Concessional contributions can come from several sources: from your employer, from pre-tax salary sacrificed contributions you may elect to make through your employer, and from contributions you make personally and claim a tax deduction. The combined total of these contributions counts towards your concessional contribution cap.
The 2022 financial year concessional contribution cap is $27,500, an increase from the previous financial year’s $25,000.
The new rules give allow you to look back on each financial year from 1 July 2018 to calculate the “unused” portion of your concessional contributions cap in each financial year. You can then “carry forward” and, when desired, “catch up” and claim the unused portion in a later financial year, which can achieve a better tax outcome for that financial year, and maximise the amount you’re able to contribute to super.
You can only claim unused super contributions from previous years if your total super balance is less than $500,000 at 30 June in the financial year before the year when you make catch-up contributions, and unused concessional cap amounts can only be carried forward for a maximum of five years.
What are the benefits?
Making a catch-up contribution is an easy way to boost your super balance at a time when you have the financial resources to do so, while offering significant tax benefits. For example:
- Your work patterns and income may fluctuate from year to year. A tax deduction for super contributions may not be needed in a low income year, but may be useful the following financial year if your income is significantly higher.
- Restricted cash flow may prevent you from making super contributions, but you can make catch-up contributions when your situation improves.
- Your usual income may mean there’s no real tax advantage in making super contributions, but if you sell a large capital asset like shares or a rental property, you could have a significant capital gain. You could then make a catch-up super contribution to reduce your taxable income in the year of that sale.
TIP: Concessional superannuation contributions can be a complex area. It’s best to seek professional advice so you can implement the right strategies for your circumstances and maximise your super savings.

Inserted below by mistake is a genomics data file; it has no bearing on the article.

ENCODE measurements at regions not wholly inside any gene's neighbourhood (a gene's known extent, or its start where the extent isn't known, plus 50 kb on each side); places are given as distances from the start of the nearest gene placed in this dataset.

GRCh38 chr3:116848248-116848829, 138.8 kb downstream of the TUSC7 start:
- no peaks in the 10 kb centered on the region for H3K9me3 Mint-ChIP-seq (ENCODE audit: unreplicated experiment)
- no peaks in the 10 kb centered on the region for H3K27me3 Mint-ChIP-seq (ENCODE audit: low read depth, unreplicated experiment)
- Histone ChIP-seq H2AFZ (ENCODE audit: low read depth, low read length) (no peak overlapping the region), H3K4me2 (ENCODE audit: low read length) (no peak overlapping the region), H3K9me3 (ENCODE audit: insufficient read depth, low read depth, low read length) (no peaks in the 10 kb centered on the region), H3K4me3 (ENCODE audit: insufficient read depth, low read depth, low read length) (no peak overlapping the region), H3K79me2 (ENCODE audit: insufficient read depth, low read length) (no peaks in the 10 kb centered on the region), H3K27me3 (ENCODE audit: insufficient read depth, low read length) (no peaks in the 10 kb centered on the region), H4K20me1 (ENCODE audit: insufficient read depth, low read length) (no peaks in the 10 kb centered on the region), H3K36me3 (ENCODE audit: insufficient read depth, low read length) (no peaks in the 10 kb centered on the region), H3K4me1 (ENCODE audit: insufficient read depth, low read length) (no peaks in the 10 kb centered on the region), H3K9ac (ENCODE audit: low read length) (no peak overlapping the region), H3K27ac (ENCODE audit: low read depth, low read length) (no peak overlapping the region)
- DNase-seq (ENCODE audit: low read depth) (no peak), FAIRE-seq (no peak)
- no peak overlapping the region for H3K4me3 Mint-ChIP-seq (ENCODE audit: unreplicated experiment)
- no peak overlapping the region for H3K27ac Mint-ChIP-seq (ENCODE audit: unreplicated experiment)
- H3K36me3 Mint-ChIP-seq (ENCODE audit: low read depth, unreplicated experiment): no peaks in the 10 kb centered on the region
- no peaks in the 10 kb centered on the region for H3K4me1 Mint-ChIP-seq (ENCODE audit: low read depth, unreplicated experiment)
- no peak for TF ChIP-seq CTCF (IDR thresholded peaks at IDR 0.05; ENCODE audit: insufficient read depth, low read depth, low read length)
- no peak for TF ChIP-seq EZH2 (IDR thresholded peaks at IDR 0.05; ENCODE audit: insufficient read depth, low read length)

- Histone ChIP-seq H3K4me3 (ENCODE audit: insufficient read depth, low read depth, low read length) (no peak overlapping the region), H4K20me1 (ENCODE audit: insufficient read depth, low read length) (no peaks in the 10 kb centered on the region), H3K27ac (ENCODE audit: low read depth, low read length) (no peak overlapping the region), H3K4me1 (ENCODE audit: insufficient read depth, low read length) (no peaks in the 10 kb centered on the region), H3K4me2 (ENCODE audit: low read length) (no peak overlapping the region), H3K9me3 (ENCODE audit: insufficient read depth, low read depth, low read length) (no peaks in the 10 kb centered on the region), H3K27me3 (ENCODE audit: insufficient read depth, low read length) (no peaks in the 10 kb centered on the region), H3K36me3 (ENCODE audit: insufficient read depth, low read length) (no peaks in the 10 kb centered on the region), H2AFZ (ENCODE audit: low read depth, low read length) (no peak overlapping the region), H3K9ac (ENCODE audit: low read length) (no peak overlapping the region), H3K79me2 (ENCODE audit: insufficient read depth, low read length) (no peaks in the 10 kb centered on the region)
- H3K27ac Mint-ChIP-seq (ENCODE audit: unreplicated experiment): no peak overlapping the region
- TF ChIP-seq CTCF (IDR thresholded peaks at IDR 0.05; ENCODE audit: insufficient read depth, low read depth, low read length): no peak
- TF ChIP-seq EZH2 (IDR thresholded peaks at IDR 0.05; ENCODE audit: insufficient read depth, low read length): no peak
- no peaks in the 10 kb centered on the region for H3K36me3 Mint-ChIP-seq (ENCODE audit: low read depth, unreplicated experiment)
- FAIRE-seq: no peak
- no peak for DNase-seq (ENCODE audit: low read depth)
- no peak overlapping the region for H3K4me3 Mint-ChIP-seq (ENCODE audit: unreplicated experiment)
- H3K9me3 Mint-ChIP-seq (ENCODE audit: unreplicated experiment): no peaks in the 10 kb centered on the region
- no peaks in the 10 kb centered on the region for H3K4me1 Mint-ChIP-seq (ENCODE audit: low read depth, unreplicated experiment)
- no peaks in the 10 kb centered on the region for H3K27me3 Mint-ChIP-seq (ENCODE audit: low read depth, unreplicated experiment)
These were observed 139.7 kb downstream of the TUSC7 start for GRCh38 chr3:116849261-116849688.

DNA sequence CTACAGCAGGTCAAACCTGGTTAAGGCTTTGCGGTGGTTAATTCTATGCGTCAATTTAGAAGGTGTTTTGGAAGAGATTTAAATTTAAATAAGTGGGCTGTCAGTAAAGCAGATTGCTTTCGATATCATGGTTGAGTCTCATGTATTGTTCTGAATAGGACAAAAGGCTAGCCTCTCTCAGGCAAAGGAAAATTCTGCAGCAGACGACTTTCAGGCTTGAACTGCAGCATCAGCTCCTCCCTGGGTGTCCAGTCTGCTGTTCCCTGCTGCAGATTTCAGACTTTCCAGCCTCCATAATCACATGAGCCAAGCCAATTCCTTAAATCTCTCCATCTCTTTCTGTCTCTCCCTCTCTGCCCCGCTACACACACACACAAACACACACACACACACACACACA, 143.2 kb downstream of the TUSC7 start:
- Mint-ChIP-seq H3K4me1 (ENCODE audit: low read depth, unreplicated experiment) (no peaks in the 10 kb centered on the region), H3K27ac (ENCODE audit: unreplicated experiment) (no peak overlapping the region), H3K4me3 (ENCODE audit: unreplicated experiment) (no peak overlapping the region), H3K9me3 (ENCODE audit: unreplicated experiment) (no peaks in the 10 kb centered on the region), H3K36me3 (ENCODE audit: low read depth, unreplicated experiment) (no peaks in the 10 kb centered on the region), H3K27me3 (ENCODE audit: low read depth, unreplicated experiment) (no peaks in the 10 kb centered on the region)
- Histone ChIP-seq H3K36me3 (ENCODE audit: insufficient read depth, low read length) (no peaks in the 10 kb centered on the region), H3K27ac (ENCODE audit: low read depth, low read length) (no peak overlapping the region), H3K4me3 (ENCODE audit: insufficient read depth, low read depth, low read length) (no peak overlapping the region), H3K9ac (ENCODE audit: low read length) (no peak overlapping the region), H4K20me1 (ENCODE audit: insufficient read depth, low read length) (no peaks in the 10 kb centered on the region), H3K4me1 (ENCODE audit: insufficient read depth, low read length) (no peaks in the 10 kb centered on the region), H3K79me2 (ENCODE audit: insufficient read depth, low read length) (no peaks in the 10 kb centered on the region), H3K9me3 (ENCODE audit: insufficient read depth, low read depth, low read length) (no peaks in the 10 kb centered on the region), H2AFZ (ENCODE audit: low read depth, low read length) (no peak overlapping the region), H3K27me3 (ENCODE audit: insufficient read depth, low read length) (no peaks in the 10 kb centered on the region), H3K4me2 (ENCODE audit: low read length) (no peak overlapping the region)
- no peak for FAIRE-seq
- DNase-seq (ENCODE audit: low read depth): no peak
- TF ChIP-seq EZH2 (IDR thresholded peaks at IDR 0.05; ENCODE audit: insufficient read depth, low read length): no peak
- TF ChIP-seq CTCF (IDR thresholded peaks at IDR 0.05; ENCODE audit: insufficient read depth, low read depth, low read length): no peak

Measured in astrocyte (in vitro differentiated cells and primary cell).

Personal super deductions: Remember the notice of intent
If you have made a personal contribution to your super and would like to claim a deduction, it’s important to remember to give the required notice to your super fund before making a claim in your tax return.
A deduction for a personal contribution can only be claimed if the income earned came from your salary and wages, a personal business, investments, government pensions or allowances, superannuation, partnership or trust distributions, or a foreign source.
If you’re aged between 67 and 74 years, you must also meet the work test or satisfy the work test exemption criteria to be able to claim a deduction for any personal contributions made. There are also contribution deduction rules for people aged 75 years or older.
The ATO provides a standard form for giving the required notice to super funds. Many super funds also have their own online forms which can be lodged easily. Your fund will then send a written acknowledgment to the ATO indicating that it’s received a valid notice from you. Only then can you claim the deduction in your tax return.
Please get in touch with your local Accru Harris Orchard advisor if you would like to know more about how these superannuation and tax developments affect you. We also offer a range of taxation services to help you meet tax requirements.
Clients should not act solely on the basis of the material contained in Client Alert. Items herein are general comments only and do not constitute or convey advice per se. Also changes in legislation may occur quickly. We therefore recommend that our formal advice be sought before acting in any of the areas. Client Alert is issued as a helpful guide to clients and for their private information. Therefore it should be regarded as confidential and not be made available to any person without our prior approval.